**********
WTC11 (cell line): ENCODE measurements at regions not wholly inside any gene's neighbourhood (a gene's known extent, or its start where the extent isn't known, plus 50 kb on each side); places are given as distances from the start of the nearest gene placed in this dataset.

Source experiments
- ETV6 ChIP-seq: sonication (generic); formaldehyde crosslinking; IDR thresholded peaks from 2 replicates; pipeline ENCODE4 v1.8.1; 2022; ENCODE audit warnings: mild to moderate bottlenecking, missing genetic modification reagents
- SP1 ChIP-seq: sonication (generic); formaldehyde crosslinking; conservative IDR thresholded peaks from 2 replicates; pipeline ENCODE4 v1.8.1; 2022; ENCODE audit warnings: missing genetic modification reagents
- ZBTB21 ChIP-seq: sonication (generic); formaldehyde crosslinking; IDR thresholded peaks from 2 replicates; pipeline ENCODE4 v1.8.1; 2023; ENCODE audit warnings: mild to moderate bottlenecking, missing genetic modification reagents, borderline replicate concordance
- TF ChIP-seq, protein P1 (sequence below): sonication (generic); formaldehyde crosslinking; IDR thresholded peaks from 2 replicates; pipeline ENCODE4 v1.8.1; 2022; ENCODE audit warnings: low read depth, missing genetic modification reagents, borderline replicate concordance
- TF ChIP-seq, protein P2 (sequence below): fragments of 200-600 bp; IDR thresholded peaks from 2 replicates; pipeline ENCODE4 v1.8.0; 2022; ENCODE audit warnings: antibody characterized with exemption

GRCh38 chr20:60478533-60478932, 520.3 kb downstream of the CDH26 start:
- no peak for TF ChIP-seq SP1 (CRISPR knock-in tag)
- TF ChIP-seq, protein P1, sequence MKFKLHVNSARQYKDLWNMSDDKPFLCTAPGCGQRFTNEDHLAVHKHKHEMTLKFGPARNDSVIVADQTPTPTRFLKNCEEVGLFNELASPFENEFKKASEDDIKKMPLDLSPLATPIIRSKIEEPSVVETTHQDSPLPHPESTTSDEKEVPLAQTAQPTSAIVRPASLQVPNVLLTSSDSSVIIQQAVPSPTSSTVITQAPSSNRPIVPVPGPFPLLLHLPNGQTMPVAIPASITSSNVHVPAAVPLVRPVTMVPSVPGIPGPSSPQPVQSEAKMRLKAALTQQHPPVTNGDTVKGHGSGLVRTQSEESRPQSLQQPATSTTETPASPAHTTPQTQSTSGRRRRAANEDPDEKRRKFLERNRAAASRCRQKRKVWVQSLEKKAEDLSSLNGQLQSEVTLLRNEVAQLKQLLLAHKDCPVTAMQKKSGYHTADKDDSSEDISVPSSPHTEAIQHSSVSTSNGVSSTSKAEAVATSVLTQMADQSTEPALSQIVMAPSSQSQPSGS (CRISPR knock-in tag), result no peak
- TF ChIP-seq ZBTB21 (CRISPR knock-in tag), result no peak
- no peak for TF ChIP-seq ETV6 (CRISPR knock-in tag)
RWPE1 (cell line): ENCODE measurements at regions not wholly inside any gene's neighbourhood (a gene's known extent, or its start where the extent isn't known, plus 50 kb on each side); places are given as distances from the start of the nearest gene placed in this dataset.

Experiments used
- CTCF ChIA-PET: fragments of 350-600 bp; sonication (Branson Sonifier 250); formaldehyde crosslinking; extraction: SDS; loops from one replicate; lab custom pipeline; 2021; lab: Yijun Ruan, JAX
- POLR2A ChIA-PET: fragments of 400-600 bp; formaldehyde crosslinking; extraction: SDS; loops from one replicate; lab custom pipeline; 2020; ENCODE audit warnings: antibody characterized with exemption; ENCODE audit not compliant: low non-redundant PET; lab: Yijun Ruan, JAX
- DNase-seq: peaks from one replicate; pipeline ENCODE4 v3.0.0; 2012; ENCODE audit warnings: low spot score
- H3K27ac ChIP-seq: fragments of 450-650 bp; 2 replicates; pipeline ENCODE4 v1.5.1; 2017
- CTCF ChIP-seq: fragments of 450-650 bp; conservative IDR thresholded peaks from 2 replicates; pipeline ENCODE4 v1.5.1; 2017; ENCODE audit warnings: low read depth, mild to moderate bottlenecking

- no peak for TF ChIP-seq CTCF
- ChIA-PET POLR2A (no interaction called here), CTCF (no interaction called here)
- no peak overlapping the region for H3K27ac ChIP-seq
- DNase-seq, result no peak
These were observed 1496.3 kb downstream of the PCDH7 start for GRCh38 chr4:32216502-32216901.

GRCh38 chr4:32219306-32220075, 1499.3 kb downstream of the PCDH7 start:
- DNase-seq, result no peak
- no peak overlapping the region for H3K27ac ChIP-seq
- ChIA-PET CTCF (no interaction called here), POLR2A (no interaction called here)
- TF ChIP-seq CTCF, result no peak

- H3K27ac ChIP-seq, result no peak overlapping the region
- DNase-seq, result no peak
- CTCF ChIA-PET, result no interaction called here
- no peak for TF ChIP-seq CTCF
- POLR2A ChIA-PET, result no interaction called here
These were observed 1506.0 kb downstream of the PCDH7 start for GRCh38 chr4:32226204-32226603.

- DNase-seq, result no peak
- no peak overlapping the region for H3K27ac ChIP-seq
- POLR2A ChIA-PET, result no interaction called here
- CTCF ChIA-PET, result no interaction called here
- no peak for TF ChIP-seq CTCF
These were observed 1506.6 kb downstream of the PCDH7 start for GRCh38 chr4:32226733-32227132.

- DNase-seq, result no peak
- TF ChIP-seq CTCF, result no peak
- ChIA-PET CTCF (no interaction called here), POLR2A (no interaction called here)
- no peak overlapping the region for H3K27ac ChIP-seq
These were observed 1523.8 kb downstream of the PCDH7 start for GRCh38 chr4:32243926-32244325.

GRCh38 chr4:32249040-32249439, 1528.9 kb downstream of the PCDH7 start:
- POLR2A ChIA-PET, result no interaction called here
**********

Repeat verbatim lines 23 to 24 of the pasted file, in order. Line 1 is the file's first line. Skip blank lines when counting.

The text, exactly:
- DNase-seq, result no peak
These were observed 1496.3 kb downstream of the PCDH7 start for GRCh38 chr4:32216502-32216901.